The European Commission said on Friday it had given conditional approval for the use of antiviral remdesivir in severe COVID-19 patients following an accelerated review process, making it the region’s first authorised therapy to treat the virus.
The move comes just a week after the European Medicines Agency (EMA) gave its go-ahead for the drug, produced by Gilead Sciences, to be used in adults and adolescents from 12 years of age who are also suffering from pneumonia and require oxygen support.
It also comes just days after the company allocated nearly all of its supply of remdesivir to the United States over the next three months, stirring concerns about availability elsewhere.
“We will leave no stone unturned in our efforts to secure efficient treatments or vaccine against the coronavirus,” said Stella Kyriakides, EU Commissioner for Health and Food Safety, in a statement.
The Commission said on Wednesday it was in negotiations with Gilead to obtain doses of remdesivir for the 27 European Union countries.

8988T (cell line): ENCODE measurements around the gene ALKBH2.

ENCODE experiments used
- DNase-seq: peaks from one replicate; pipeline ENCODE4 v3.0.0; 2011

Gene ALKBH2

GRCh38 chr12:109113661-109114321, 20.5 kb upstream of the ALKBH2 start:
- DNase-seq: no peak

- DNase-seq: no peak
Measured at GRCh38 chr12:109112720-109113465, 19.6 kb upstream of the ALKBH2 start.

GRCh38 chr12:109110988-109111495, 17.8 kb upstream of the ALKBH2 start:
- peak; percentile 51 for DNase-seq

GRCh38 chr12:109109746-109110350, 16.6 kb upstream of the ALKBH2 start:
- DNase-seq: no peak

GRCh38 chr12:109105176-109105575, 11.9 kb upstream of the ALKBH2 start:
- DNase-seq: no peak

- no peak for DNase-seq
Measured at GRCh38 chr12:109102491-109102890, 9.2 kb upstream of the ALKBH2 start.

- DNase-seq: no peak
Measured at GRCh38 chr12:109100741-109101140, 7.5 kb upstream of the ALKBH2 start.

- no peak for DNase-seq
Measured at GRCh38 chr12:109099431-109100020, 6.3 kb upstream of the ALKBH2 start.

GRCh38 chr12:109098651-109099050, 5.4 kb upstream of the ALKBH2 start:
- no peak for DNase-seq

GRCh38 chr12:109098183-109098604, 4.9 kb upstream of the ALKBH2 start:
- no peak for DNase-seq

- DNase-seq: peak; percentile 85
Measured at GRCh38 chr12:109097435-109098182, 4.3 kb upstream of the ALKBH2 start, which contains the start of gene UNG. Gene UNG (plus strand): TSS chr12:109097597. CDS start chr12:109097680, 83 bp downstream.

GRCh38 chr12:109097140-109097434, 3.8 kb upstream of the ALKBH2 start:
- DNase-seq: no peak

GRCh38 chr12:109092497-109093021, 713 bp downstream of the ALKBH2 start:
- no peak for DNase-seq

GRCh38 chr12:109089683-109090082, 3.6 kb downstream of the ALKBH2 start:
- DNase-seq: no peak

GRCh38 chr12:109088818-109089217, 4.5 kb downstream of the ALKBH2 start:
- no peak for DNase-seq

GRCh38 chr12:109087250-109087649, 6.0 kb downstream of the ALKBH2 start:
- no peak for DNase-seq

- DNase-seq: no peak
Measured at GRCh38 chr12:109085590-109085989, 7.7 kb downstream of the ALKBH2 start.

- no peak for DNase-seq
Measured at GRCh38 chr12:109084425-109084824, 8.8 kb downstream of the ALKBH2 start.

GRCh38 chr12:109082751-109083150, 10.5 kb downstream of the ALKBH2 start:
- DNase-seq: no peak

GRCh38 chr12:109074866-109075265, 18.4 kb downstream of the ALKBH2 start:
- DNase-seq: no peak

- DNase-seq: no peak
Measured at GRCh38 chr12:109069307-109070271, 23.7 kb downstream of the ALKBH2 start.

Remdesivir is in high demand after the intravenously-administered medicine helped to shorten hospital recovery times in a clinical trial.
It is believed to be most effective in treating COVID-19 patients earlier in the course of disease than other therapies like the steroid dexamethasone.
Still, because remdesivir is given intravenously over at least a five-day period it is generally being used on patients sick enough to require hospitalisation.
The EU’s green light broadens the use of remdesivir around the world – the United States has cleared it for emergency use and it is also approved as a COVID-19 therapy in Japan, Taiwan, India, Singapore and the United Arab Emirates, Gilead said on Friday.
A conditional marketing authorisation is one of the EU regulatory mechanisms created to facilitate early access to medicines that fulfil an unmet medical need, including those for emergency situations in response to public health threats such as the current pandemic, the Commission said.
The approval is valid for one year in the bloc and can be extended or converted into an unconditional marketing authorisation if all necessary data are available on its efficacy and side effects.
The agency reviews data as they become available on a rolling basis, while development is still ongoing. The EMA’s rolling review began at the end of April.